Last week we had a unique opportunity to observe two web sites experiencing traffic spikes. One came through with flying colors planning for the spike and handling it with aplomb. The other one crashed and burned under heavy traffic pressure.
Let’s look at this tale of two spikes starting with the positive story first.
Last week Instagram, the photo sharing site, launched Instagram for Android. According to an LA Times article, Instagram boasts 30 million iOS users and had an Android waiting list in the neighborhood of 430,000. CBS News reported a million downloads the first day.
And these people aren’t just grabbing the application and leaving. They are very likely uploading and sharing photos to the server farm, the very purpose of the Instagram app, putting additional pressure on the servers beyond the app downloads.
Well, according to a post on the Instagram web site in spite of all that pressure, the site took the licking and still kept ticking. In fact, Instagram is kind enough to list the tools they use to track traffic data including statsd and Dogslow among others. It makes for interesting reading if you’re a web site stats geek and they even encourage conversation with like-minded geeks at the end of the post.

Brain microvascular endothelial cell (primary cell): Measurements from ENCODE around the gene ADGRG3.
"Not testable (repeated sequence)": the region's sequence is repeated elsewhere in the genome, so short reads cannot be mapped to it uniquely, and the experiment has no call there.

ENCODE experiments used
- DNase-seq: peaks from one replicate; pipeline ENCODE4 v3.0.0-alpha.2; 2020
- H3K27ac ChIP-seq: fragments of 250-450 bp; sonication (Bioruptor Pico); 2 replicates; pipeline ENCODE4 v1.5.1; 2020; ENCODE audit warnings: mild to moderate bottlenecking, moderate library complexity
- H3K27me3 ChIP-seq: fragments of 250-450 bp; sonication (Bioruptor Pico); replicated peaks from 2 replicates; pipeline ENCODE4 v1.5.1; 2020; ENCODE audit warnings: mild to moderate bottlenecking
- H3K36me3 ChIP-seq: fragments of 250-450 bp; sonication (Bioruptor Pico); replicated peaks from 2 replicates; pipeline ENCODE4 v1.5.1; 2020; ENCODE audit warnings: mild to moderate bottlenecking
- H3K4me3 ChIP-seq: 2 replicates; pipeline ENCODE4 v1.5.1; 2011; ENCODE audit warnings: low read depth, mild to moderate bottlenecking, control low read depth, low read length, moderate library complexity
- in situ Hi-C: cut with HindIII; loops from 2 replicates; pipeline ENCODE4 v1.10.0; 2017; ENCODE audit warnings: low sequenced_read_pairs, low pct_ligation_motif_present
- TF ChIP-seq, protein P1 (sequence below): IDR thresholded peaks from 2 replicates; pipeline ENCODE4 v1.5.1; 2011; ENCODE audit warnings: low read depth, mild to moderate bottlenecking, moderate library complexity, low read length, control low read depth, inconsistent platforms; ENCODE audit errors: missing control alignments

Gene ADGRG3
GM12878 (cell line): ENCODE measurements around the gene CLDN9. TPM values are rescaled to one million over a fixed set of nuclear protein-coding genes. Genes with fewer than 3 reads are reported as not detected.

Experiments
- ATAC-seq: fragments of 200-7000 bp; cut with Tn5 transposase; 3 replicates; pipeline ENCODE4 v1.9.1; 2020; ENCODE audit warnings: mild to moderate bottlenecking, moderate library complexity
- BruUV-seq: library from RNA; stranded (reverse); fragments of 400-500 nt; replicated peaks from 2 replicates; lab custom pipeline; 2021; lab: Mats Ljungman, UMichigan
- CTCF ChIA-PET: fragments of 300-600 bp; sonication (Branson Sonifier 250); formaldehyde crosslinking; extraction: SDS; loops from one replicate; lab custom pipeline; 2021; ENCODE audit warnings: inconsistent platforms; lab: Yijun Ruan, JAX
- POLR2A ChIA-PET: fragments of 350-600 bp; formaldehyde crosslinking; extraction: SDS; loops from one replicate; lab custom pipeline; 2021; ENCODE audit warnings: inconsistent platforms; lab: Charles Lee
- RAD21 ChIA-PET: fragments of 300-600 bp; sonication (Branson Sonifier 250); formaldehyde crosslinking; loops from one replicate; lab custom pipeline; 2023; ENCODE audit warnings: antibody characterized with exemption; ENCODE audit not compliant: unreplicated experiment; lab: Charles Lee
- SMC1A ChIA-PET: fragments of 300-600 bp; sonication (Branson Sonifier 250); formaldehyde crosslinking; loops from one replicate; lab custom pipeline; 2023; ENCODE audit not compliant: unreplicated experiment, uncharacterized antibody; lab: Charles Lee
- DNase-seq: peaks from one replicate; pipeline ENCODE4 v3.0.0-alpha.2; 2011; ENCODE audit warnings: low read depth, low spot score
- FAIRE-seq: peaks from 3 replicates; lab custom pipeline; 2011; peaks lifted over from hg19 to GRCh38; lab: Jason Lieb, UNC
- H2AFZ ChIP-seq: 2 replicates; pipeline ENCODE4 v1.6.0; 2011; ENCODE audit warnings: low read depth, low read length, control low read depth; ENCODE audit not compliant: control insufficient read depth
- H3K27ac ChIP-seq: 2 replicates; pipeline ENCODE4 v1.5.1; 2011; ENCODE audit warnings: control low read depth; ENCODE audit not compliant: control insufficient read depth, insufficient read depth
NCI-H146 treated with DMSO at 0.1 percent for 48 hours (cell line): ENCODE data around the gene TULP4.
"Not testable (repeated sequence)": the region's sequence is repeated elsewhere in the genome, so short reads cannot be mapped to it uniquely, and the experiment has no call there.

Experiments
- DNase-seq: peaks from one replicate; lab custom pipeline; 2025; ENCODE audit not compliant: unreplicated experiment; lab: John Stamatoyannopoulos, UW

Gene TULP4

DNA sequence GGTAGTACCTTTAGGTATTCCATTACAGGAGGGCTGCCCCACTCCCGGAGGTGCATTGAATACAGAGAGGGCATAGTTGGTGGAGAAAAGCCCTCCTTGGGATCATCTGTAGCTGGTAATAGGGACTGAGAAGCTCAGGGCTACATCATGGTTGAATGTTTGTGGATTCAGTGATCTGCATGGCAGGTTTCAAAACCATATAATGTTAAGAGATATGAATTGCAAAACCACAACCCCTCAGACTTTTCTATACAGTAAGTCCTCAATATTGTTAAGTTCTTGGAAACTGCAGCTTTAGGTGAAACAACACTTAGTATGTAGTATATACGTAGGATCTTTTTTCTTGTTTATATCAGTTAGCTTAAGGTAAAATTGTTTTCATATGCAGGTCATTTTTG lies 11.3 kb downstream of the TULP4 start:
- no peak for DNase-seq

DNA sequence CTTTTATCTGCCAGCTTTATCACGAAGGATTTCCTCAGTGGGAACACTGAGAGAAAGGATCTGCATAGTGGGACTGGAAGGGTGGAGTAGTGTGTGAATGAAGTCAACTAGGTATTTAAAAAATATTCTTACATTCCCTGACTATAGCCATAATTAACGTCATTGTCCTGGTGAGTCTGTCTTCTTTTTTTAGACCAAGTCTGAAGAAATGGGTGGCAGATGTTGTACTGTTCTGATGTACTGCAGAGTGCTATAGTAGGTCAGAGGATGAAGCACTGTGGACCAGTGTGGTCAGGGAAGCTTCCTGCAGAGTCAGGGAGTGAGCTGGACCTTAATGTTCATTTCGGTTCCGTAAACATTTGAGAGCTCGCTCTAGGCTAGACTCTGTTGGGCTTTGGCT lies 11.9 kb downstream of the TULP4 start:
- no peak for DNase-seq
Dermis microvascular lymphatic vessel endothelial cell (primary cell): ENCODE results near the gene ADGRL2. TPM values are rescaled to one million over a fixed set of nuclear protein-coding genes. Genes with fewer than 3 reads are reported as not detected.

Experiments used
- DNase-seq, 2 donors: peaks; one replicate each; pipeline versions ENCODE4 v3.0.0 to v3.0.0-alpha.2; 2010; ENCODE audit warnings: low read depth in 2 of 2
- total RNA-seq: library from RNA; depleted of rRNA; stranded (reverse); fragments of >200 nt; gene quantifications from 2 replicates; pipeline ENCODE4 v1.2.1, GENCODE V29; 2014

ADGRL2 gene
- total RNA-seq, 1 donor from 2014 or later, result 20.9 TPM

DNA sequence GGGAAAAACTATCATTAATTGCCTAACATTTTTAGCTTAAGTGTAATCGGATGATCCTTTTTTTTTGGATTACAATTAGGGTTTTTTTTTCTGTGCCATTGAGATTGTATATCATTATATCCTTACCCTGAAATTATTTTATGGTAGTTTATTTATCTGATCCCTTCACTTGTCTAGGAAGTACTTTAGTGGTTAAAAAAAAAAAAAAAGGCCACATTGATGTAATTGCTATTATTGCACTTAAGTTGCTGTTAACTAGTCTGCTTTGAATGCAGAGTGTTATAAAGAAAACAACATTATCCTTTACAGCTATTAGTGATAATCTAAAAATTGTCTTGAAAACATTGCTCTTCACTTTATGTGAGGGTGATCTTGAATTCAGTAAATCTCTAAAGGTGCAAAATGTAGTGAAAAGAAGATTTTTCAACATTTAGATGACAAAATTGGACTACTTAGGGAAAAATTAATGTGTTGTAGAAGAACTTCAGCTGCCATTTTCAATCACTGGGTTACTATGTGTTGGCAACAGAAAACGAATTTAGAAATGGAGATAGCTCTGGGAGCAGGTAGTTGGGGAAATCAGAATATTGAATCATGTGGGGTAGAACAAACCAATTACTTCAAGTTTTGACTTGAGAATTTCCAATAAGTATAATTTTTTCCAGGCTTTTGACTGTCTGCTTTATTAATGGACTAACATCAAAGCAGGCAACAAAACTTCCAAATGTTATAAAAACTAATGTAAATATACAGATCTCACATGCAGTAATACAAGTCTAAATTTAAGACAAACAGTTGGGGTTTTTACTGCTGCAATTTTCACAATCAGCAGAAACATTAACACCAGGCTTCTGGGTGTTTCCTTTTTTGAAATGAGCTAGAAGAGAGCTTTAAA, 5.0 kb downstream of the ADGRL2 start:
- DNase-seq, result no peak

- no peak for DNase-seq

Regardless, Instagram says this arsenal of tools let them stay on top of the traffic and to ride it out without major delays or a total shut down.
Unfortunately, the long-awaited 1940s Census data web site didn’t fare nearly as well. According to an LA Times article, the site, which is run by the National Archives and Records Administration, crashed minutes after its launch, obviously unprepared for the curiosity surrounding the data.
To be fair, the article reports that 1940s site had over 23 million hits in three hours, calling itself a victim of its own success.
While, Instagram was able to stay running, albeit with a million hits, the 1940s site was unprepared for the onslaught.
Every time, I hear a site administrator say he or she was unprepared for the traffic, I shake my head because there are ways to deal with unanticipated traffic spikes. You can use a service like Amazon Web Services to handle any excess capacity you need, and only pay for what you use.
So why wouldn’t you err on the side of safety and do that instead of crossing your fingers and hoping for the best.
Before you slam me for making an unfair comparison, I realize 23 million is a lot more than a million by 22 million, but as a means of comparison, one small company was ready to deal with a significant product launch without crashing, while the well publicized government site was not.
Let this be a lesson for all IT pros charged with keeping your site running. When you anticipate a spike (or you’re launching a new site), assume worst (actually best) case and you get tons more traffic than you ever dreamed of. If you have virtual servers lined up, you should be able to ride out the spike and keep your visitors happy.
If not, you’ll crash and burn like the 1940s census data site did.
It’s worth noting the 1940s census data site is working fine today.